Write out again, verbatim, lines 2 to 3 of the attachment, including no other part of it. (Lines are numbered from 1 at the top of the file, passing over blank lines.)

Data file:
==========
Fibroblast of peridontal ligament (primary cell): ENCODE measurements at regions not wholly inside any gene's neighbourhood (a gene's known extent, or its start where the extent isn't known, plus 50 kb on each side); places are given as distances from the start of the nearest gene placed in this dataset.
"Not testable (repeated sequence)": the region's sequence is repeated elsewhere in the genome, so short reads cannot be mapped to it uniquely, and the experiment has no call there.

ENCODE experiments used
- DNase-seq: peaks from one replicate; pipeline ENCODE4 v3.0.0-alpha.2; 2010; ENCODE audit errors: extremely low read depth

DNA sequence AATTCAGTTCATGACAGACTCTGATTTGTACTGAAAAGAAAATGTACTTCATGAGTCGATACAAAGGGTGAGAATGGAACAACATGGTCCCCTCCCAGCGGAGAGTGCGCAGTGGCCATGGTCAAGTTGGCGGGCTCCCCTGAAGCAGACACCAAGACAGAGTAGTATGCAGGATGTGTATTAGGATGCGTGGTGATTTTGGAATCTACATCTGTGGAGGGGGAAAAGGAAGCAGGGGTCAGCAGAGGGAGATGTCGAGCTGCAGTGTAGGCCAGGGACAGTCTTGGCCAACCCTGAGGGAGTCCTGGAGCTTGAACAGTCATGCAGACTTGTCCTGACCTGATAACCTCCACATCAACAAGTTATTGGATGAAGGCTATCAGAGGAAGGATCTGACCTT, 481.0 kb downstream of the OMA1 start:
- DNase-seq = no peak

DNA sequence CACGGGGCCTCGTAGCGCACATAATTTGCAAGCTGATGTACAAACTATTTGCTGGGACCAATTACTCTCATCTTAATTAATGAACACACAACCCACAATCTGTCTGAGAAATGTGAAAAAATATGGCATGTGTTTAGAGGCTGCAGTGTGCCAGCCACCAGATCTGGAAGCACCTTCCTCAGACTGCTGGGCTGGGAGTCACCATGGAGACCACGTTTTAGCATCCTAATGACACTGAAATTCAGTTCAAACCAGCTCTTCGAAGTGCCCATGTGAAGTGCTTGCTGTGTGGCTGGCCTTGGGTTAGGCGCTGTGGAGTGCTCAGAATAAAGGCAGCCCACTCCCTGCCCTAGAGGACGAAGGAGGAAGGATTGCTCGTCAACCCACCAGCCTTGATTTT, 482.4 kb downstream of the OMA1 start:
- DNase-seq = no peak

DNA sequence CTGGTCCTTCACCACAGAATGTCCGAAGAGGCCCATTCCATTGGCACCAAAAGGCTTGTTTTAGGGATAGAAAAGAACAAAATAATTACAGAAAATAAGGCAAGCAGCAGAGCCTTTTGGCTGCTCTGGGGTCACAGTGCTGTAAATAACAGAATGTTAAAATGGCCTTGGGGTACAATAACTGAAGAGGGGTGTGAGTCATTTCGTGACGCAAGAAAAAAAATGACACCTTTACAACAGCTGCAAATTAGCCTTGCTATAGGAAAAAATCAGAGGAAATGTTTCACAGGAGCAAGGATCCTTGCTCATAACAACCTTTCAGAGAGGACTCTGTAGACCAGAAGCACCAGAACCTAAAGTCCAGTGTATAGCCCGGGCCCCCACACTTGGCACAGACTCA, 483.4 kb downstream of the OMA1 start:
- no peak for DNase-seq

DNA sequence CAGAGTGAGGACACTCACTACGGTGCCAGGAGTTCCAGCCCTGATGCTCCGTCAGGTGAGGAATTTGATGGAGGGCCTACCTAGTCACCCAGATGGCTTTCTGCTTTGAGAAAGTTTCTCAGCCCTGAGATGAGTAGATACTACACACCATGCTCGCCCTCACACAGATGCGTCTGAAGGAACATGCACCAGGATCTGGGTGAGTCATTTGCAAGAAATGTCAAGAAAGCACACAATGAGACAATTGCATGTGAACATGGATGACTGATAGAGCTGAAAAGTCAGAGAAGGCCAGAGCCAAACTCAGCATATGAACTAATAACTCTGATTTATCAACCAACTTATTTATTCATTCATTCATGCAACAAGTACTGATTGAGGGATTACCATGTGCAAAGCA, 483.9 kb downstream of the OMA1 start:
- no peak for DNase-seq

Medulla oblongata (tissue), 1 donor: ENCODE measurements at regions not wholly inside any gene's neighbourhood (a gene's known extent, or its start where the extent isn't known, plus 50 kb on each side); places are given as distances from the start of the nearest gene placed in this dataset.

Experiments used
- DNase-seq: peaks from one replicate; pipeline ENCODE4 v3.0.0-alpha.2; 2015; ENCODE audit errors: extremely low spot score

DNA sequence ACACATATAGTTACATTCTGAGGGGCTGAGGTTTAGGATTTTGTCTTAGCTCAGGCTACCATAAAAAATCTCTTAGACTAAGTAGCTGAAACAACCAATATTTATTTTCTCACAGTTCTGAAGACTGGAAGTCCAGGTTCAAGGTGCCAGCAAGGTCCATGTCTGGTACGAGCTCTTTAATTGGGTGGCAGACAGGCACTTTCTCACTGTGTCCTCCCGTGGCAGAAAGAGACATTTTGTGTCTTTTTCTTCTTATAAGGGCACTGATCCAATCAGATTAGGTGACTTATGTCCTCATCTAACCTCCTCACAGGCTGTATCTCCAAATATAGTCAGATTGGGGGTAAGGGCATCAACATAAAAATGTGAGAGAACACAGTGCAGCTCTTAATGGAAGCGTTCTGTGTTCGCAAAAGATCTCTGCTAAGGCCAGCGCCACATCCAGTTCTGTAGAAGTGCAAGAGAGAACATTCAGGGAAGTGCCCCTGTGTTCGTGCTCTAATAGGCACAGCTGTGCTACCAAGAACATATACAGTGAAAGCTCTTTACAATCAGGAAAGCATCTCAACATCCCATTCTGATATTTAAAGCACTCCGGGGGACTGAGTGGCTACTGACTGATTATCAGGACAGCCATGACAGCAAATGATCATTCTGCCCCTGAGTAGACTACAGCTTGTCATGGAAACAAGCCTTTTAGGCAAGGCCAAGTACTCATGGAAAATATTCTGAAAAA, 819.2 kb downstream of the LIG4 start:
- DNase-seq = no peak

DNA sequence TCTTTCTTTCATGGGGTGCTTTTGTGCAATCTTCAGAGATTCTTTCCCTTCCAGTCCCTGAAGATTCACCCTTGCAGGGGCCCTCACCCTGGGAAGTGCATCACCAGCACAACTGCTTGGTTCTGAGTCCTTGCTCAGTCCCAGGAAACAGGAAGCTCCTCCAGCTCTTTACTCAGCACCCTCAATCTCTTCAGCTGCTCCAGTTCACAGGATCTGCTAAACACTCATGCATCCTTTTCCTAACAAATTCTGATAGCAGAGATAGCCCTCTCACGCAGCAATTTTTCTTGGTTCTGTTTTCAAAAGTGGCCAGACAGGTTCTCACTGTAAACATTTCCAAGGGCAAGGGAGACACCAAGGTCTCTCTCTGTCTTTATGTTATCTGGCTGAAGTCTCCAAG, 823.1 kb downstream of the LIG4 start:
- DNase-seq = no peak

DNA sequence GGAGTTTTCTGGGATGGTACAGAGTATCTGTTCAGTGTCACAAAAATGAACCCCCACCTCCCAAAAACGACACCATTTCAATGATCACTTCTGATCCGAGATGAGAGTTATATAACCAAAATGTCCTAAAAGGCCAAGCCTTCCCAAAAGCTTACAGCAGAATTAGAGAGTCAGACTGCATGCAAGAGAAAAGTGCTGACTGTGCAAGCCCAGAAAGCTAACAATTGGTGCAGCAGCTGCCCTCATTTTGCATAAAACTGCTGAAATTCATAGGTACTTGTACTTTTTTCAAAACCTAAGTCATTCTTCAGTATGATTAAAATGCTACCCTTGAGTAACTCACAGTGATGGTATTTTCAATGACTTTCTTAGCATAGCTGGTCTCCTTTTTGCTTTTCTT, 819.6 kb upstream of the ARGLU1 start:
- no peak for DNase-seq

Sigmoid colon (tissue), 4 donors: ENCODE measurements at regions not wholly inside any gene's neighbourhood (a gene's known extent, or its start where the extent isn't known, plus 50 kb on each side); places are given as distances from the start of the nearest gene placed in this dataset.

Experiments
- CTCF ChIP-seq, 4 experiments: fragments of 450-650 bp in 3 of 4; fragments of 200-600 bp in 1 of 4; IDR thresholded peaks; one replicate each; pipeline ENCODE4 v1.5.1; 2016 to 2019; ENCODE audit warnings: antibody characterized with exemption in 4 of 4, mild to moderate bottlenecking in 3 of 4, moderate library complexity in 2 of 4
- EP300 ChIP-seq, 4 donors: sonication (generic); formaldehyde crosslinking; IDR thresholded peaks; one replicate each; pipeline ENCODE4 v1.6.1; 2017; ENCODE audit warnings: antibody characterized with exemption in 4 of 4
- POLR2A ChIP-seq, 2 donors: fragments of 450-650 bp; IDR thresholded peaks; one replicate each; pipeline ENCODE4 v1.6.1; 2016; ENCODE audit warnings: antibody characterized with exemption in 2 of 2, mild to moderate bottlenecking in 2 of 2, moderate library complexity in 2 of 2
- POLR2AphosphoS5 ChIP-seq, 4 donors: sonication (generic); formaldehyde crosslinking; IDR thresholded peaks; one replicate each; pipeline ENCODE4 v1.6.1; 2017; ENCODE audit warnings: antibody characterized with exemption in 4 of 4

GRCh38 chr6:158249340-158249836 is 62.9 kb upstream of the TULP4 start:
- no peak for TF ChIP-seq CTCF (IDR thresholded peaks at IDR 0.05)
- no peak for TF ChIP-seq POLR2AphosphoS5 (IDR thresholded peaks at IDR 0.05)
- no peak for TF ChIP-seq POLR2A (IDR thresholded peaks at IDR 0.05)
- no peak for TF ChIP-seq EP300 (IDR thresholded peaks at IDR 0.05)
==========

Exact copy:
"Not testable (repeated sequence)": the region's sequence is repeated elsewhere in the genome, so short reads cannot be mapped to it uniquely, and the experiment has no call there.

ENCODE experiments used